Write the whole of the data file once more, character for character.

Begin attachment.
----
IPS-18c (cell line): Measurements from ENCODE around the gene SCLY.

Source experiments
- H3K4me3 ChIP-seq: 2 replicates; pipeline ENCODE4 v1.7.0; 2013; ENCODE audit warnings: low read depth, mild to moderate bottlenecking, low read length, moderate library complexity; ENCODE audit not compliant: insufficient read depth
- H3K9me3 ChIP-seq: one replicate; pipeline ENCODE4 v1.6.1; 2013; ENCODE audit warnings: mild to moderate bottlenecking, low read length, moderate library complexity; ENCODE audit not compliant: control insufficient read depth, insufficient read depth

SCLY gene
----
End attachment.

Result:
IPS-18c (cell line): Measurements from ENCODE around the gene SCLY.

Source experiments
- H3K4me3 ChIP-seq: 2 replicates; pipeline ENCODE4 v1.7.0; 2013; ENCODE audit warnings: low read depth, mild to moderate bottlenecking, low read length, moderate library complexity; ENCODE audit not compliant: insufficient read depth
- H3K9me3 ChIP-seq: one replicate; pipeline ENCODE4 v1.6.1; 2013; ENCODE audit warnings: mild to moderate bottlenecking, low read length, moderate library complexity; ENCODE audit not compliant: control insufficient read depth, insufficient read depth

SCLY gene